I built a new LXDE system on a USB flash drive (I first removed the internal SATA drive to prevent a dual-boot). I was able to update and install a few new packages. However, when I tried to access the firewall config, the dialog hesitated for thirty seconds or so and then displayed the error message “failure to connect to firewalld” along with a hint to check that the daemon was running. Should I uninstall firewalld and install ufw/gufw?
Why don’t you follow that hint and do that?
I assume you chose to want to use firewalld for a reason.
I believe firewalld comes by default on Openbox, LXDE, and LXQt. It’s linux-aarhus’ choice for a Firewall, as he builds those ISOs.
So… did you follow this hint?
sudo systemctl status firewalld.service
If it’s not on by default (let us know) and do:
sudo systemctl enable firewalld.service sudo systemctl start firewalld.service
That is up to you, depending on which firewall you prefer. I prefer the GUI of firewalld over gufw personally.
I did not choose firewalld; it is included by default.
What kind of developer would include an important service such as a firewall and NOT start it by default?
I surfed around a little. firewalld DOT org has a relevant page. The following two commands were able to start firewalld:
systemctl unmask --now firewalld.service systemctl enable --now firewalld.service
But in the process I noticed that lxterminal is a modified version of the original: no file menu and annoying, not to mention counterproductive, color formatting.
Never mind, I’ll choose a distribution from another Linux family.
It’s more likely just an error. @linux-aarhus can answer this.
Remember, it is also a community edition, not an official edition that you’re using.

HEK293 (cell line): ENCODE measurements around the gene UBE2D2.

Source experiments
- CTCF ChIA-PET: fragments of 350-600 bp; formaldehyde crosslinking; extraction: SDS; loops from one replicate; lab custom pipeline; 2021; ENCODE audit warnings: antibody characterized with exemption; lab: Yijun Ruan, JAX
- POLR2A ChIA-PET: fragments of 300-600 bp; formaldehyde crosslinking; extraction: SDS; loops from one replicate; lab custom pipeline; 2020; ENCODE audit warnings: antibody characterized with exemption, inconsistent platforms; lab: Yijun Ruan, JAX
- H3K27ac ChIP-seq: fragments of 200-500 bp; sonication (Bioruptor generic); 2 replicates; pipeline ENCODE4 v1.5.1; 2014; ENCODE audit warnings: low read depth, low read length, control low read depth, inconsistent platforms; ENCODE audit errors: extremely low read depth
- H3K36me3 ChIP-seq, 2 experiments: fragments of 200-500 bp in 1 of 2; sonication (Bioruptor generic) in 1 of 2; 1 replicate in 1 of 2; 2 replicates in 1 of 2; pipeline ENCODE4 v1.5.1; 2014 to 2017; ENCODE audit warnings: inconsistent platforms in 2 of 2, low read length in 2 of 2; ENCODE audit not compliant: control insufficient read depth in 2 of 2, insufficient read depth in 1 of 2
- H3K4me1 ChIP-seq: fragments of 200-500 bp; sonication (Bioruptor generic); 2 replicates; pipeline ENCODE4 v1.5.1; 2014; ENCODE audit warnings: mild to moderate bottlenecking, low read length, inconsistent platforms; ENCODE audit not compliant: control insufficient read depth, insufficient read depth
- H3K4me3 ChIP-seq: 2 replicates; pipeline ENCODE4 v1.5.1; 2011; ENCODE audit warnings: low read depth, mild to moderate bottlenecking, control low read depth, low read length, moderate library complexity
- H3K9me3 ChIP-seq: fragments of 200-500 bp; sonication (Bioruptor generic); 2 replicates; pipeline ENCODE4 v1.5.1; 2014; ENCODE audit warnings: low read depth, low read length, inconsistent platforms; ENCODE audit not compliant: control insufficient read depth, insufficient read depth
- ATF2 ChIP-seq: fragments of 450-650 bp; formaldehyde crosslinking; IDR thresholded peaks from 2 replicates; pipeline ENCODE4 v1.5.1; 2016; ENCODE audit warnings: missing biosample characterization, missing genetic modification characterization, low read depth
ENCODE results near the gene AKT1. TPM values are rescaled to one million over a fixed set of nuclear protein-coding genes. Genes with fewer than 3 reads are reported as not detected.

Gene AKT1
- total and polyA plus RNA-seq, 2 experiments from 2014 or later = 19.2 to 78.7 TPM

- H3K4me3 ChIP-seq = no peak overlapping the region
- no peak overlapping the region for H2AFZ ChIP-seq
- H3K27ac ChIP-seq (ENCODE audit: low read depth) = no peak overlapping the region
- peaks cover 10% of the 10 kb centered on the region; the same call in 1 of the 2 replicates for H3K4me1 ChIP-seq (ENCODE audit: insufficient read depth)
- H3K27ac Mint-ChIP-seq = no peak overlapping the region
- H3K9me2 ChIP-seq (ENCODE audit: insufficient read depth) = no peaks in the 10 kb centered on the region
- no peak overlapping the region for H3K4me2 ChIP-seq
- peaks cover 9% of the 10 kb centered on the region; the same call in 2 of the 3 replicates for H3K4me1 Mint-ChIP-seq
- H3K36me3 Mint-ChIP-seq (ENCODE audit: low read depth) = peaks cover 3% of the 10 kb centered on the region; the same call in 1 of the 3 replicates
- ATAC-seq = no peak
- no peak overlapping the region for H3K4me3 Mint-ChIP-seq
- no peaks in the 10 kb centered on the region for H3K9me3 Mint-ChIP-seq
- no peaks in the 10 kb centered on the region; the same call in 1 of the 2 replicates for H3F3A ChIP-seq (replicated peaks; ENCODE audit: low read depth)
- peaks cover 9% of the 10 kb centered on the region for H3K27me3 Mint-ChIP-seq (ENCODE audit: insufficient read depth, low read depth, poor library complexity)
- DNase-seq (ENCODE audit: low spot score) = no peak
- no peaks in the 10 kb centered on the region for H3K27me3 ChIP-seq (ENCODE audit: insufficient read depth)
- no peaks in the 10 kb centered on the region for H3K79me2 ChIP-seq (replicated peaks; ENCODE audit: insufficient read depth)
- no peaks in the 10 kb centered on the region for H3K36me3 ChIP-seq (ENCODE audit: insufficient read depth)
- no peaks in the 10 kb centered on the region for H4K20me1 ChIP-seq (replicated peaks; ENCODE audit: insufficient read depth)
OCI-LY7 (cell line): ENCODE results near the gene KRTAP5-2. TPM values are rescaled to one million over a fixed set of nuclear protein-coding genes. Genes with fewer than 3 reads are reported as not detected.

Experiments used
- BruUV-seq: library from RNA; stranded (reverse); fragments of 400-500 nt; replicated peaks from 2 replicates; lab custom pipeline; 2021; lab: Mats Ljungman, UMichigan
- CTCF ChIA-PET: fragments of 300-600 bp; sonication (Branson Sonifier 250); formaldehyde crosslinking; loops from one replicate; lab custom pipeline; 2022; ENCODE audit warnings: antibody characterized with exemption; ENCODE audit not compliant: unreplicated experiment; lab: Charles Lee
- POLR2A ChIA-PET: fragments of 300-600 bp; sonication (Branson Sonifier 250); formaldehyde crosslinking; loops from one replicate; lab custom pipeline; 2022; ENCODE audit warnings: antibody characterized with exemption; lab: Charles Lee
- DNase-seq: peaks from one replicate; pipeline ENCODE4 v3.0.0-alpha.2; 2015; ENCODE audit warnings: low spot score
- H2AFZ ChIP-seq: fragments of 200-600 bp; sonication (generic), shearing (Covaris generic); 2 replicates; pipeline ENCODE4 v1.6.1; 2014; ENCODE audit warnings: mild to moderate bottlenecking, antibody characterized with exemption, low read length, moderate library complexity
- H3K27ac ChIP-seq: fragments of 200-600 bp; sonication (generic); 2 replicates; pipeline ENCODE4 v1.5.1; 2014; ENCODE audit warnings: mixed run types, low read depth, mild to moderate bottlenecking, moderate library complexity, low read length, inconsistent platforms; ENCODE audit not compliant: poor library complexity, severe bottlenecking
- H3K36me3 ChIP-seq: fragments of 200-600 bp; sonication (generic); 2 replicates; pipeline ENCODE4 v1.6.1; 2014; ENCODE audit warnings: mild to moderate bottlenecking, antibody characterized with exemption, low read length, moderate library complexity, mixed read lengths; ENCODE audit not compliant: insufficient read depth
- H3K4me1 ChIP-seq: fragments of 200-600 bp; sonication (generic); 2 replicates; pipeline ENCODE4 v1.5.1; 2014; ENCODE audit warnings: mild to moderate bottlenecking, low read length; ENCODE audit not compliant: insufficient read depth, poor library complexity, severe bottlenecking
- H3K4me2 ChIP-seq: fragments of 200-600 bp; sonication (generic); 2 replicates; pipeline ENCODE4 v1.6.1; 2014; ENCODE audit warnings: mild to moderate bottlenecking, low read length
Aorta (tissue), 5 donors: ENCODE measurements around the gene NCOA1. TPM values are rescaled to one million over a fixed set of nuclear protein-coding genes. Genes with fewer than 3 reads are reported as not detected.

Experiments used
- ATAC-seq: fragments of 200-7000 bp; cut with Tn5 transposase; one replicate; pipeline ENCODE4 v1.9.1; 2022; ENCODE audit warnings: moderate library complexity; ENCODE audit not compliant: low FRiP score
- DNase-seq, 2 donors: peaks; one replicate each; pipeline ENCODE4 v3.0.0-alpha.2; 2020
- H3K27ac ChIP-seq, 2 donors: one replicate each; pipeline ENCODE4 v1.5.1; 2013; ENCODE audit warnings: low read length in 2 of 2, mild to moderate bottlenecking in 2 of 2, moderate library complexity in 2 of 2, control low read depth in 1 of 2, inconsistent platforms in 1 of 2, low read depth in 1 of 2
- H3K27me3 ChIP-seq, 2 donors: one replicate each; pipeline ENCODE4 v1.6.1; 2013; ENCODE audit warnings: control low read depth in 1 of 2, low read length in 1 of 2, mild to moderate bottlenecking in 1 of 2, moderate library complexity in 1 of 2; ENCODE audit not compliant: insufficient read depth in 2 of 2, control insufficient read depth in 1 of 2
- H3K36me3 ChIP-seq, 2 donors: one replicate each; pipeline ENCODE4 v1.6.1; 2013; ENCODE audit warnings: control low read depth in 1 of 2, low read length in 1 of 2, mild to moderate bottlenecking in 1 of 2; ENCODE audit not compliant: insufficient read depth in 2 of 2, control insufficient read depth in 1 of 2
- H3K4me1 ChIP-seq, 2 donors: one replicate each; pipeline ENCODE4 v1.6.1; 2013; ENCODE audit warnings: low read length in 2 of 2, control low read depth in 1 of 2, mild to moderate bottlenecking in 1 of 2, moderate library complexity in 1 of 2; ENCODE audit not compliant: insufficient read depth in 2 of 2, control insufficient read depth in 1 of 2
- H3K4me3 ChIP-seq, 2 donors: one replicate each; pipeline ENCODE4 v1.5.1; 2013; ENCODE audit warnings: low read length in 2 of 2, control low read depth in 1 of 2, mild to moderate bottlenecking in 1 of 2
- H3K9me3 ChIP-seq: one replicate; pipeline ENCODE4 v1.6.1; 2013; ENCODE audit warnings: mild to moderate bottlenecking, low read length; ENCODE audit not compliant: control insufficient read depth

It is nice to catch issues and report them to the maintainers.
Alright…? Cool. Have fun wherever you go I guess?
Some editions ship with Samba file sharing service but do enable by default.
Some editions ship with UFW but do not enable by default.
Not enabling the service - in this case - the firewalld service per default is a matter of opinion.
Users specifically needing these services are usually smart enough to enable them - and enabling the firewalld service is as simple as
sudo systemctl enable --now firewalld
Now that we touches the subject - you should check the default zone - and the default state of the zone.
Now - the reason that firewalld is chosen is the fact that UFW is creating issues - at least has been (it has been a while since I touched the subject) - when used in connection with a VPN. You can search the archived forum for topics related to UFW if you would like to confirm it.
For the LXterminal - no it is not modified - it just a setting - to enable → rightclick inside → Preferences → Display → Untick Hide menu bar
I have rechecked the profile - the reason the firewalld service was not enabled was a spelling error. It will be correct on the next ISO release.
2 posts were split to a new topic: What is the difference with firewalld shields up and shields down